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Cooling Upgrades

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Cooling may not be the first thing that comes to mind when building a high-performance car, but when you start getting more power out of your Mustang's engine, it doesn't take much to overload the stock cooling system. Here's what you should look for when deciding what changes to make to protect your car from overheating.


How Your Mustang's Cooling System Works

The water pump, mounted on the front of the engine, pushes coolant around through channels inside the block and heads.

Coolant goes through the pipes in the radiator. These pipes have metal fins that draw out heat from the coolant and transfer it to the surrounding air. To ensure there's plenty of cool air to draw off this heat, the front end is designed to funnel air through the radiator when going down the road, while the radiator fan draws in air to maintain flow at low speeds and when idling.

After passing through the radiator, the coolant goes through the lower radiator hose back into the water pump where it's pushed back through the engine.

Water to air intercoolers, like the ones used in the Shelby GT500 from 2007 to 2012, have their own cooling system circuit with an electric pump that circulates coolant from the intake to a small radiator.


Water Pump

When you start working on an old or abused Mustang, one of the first parts that should be replaced is the water pump. While you can pick up a rebuilt pump at any parts store, these pumps won't be able to handle the demands of high performance engines.

A quality replacement will use larger, higher quality bearings than the stock part paired with more finely machined channels for better flow. A basic replacement will have a stamped steel impeller, while high performance options like the PRW high performance pump use a cold rolled impeller to get a better shape for increased pumping and lower parasitic loses.


Hoses

Like water pumps, hoses should be one of the first things you should look at when inspecting your engine: years of holding hot, high pressure coolant can lead to leaks that can put your engine in danger.
Silicone hoses are a great upgrade from rubber because they can better withstand heat and pressure, helping them handle coolant when you're pushing the engine to the limit on track days. They're also available in different colors to help dress up the engine bay.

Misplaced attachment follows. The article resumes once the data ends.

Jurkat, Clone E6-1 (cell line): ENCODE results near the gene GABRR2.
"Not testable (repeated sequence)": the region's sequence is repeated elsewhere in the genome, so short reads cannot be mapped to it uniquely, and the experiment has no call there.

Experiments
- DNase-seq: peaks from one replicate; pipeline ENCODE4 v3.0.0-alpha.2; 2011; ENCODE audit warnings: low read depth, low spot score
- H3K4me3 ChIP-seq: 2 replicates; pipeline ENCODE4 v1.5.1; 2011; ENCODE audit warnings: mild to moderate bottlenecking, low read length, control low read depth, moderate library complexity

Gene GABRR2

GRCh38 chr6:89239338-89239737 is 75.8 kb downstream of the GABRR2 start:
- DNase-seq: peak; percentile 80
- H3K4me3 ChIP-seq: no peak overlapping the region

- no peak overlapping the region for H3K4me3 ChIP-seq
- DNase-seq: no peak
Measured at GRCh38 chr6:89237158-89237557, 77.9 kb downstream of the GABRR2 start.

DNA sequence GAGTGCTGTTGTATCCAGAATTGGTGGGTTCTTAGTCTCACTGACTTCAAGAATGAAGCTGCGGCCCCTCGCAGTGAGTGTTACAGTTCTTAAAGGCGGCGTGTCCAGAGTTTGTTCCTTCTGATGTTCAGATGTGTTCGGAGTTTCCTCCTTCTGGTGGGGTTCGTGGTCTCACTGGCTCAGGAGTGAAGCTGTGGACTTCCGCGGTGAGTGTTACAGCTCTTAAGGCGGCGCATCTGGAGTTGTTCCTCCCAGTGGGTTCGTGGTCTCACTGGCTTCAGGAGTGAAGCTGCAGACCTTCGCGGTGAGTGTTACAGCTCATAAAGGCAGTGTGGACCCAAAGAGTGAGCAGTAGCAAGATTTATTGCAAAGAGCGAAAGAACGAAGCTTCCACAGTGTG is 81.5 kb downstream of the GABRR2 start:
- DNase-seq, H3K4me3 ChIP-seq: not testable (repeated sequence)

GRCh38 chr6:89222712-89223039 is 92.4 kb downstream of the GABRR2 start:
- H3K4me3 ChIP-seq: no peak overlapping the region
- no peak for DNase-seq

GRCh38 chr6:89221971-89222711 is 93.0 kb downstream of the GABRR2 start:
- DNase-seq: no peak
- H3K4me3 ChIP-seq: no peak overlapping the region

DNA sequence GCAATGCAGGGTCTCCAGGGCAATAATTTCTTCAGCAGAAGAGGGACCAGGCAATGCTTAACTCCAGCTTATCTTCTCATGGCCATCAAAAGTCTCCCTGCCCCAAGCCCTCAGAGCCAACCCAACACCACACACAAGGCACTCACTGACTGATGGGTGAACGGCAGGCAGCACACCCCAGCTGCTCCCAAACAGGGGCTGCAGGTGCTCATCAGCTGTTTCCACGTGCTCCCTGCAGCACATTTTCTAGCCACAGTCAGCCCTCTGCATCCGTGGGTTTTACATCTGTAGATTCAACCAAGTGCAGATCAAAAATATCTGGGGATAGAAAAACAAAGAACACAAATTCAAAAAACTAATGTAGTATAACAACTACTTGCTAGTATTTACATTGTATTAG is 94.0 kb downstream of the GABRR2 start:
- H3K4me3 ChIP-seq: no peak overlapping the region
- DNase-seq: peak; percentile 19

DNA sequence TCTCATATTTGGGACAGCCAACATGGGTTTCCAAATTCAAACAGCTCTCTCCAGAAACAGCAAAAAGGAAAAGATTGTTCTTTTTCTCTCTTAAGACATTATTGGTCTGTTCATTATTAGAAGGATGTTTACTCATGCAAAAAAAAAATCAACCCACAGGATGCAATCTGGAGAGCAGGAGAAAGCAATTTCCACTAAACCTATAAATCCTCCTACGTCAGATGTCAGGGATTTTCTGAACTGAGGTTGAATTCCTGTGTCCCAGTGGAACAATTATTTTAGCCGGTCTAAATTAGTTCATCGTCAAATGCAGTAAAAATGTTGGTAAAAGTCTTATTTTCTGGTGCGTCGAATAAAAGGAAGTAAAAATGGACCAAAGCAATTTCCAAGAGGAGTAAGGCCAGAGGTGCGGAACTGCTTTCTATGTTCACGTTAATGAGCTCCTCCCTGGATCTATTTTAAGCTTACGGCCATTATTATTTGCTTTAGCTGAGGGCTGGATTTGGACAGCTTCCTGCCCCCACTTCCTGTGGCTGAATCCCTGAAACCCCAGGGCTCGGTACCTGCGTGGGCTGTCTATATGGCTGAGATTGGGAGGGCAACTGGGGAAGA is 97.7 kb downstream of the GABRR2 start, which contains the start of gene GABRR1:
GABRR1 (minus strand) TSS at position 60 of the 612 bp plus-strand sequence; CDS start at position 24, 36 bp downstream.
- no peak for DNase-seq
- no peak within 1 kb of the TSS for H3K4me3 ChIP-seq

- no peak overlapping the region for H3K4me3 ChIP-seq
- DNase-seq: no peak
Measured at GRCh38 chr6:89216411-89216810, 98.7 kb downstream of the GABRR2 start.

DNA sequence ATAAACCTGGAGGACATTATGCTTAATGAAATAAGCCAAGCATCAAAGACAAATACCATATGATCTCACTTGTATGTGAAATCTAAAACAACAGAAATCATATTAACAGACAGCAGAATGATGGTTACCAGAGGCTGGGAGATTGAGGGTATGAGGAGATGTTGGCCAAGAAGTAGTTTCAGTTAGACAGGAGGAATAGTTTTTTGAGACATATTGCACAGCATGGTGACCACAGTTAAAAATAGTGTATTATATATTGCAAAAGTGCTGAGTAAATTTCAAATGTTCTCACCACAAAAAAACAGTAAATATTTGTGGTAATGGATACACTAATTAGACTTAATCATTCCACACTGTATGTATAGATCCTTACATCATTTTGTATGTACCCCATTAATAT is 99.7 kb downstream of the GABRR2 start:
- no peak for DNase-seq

Radiators

Simply put, the more surface area the coolant has contact with, the more heat can be removed. This starts with using a radiator that uses heat-conducting aluminum in place of insulating plastic for the side tanks. Increasing the area of the radiator allows more air to pass through the fins than increasing the thickness of the radiator, but the difference between the two is often overestimated. For most engines, a thicker radiator with better construction can help eliminate most overheating issues while still fitting in the stock location.

Mustangs aren't known for their structural rigidity, and in high power applications, chassis twisting can move the radiator mounts around, separating the end tanks from the core. Mishimoto's stabilizer system addresses this with a floating mount that keeps these forces from torquing the radiator.

For extreme heat, Flex-A-Lite makes a two-row core radiator that has fins to the inside of the tubes. By increasing internal surface area, there's more radiator to coolant contact to get more heat into the external cooling fins to control temperatures.

Want colder air for your supercharged Mustang? AFCO's heat exchanger as all the benefits of a high-quality radiator including more surface area and all aluminum construction.


Fans

While metal fans use flat blades and early plastic fans look little different from what you'd find on a box fan, modern designs use finely tuned, high efficiency shapes that can move a lot more air, even in low profile packages that free up engine bay space. Switching to an electric fan from a mechanical fan also decreases parasitic loses, which means more power is left to turn the wheels. Since these fans don't depend on the engine, they can maintain airflow regardless of RPM, helping the motor stay cool when idling and even helping to bring temperatures down when the motor is off. Adding a shroud helps the fan pull air through the entire radiator core, which increases cooling effectiveness.


Get the Parts that Will Protect Your Mustang's

Anderson Ford Motorsport has been helping owners build high performance Mustangs since the dawn of the Fox Body era, so we know what works. We offer everything we need to improve your car's cooling system whether you use it for cruise nights or quarter miles.


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